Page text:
Daily News Editorial
One could not imagine a greater contradiction than the Janatha Vimukthi Peramuna. It has been declared the richest political party in the country, surpassing both the capitalist parties, the UNP and the SLFP, in terms of wealth and income generation. The release of financial records of eight political parties by the Elections Commission on a Right to Information (RIT) request by Transparency International has barred the incomes and their sources of the main political parties.
The JVP is on top of the pile, with the UNP, known to represent the capitalists and the elite, coming a distant second. How this information will sit on the JVP who chest thumbs itself as the party of the downtrodden will be interesting to see. The JVP has many things going for itself. It has the proven capacity to draw the largest crowds for its political rallies. Arguably, it also has the largest following of the country’s youth and its discipline as a political party can never be doubted. Now, on top of all this it has also been declared the richest party in the country. Yet, the rathu sahodarayas have been unable to savour the fruits of office thus far.
Theme Cartoon googled and added by TW
Many reasons could be adduced for this predicament of the JVP. It’s ideology and Marxist rhetoric may be anathema to the larger population who are Sinhala Buddhist. It’s slogans and revolutionary bent could be another reason. The fact that it staged two bloody uprisings against elected governments could also have militated against the people entrusting the reins of power to the party. For all that, it could be proud of the fact that it has outdone the main political parties in terms of riches.
According to our lead story yesterday the JVP commands a total income of Rs. 87.2 million as at December 31, 2015.This is huge leap from the UNP war chest that stood at 36.3 million at the same date while the SLFP income was rather sketchy. The main source of the JVP’s income was said to be the accumulated salaries of MPs, Provincial Councillors and Pradeshiya Sabha members and also by the sale of MPs’ vehicles. It is not clear if the income raised through the sale of vehicles included that which was derived through the sale of Duty Free permits. But the JVP, whatever may be its shortcomings, always prided itself in being frugal with public funds and against swindling the state. Hence there can be no doubt that it was through the sale of their official vehicles that this money was raised. We say this because it is known that the few MPs the JVP had, always shared a single vehicle even when coming to parliament. This frugality with public funds was seen at the Tissamaharamaya Pradeshiya Sabha, which it controlled in 2002, for which it earned rich dividends at the 2004 General Election, where the party won over 40 seats in parliament, though contesting in alliance with the PA.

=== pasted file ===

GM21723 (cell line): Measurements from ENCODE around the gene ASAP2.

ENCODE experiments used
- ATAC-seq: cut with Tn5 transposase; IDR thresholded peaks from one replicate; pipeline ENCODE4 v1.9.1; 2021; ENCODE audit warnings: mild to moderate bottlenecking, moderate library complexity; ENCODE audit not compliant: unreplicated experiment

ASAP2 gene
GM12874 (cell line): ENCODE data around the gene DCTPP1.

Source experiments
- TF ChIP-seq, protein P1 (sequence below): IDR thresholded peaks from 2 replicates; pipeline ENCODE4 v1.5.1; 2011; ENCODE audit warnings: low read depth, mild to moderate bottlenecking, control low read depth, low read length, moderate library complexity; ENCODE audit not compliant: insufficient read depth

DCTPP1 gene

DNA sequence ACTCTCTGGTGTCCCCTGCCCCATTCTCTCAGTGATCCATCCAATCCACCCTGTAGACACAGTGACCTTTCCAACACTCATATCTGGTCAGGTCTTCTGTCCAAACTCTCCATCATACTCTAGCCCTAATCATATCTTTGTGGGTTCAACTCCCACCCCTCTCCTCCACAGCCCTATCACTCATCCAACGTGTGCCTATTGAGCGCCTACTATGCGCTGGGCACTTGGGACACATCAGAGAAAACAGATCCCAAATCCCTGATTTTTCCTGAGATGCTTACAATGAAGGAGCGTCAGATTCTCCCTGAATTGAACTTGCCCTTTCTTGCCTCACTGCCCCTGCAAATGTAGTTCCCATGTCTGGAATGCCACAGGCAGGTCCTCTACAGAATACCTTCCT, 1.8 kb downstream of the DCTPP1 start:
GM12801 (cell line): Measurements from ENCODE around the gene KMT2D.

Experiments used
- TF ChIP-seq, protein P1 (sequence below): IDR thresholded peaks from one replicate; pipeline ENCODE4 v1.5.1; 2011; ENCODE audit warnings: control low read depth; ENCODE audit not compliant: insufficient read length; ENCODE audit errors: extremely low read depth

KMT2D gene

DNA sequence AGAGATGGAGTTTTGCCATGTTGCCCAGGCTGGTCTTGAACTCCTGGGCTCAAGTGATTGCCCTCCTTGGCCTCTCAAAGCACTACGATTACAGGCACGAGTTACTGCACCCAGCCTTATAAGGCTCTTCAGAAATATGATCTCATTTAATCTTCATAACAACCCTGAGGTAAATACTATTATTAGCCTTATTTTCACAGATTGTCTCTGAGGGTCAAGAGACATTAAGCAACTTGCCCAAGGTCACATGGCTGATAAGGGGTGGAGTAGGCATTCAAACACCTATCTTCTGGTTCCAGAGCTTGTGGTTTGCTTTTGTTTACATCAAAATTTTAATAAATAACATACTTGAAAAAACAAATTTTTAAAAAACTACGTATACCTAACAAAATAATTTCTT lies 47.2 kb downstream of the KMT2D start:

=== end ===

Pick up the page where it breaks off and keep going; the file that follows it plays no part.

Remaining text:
Be that as it may, the JVP may be far ahead on the pile where it’s income is concerned, but it is also a well known fact that the party had always been well heeled even in its leaner days when it did not have MPs, Provincial Councillors or Pradeshiya Sabha members to fill its party coffers. The posters that it used to come up with and splashed across the country, even during the Rohana Wijeweeera vintage could not have come from a party starved of funds. It is well known, how, during the 71 insurgency, a Colombo embassy of a hard line communist country was shut down based on its alleged links with the uprising. It is not known if the party is still receiving funds from outside but the revelation of the state of its financial health is certainly going to create a dent in its image as a party of the proletariat. The JVP will certainly have some explaining to do how it managed to surpass the two major parties in generating funds, because it is difficult to believe how the MPs, PC, and PS members survive by donating their salaries to the party coffers.
True, both the UNP and SLFP balance sheets are not what meets the eye and the figures quoted are dubious. We say this because both parties have their own financiers who support them directly, especially during election time, and the funds so obtained naturally don’t go through the party books. There are other ways in which businessmen support the two major parties, such as when buying over members from the rival camp.
The Right to Information Act has now made it possible to shed light on the income sources of political parties, which were hitherto a dark secret. It has also helped identify all those MPs who sold their duty free vehicle permits and deprived the state of a massive income. There is bound to be many more holy cows that will be unraveled, exposing those who masqueraded as Good Samaritans. In that sense the Yahapalanaya government should be commended for bringing this piece of legislation that will now ensure transparency in many spheres of governance.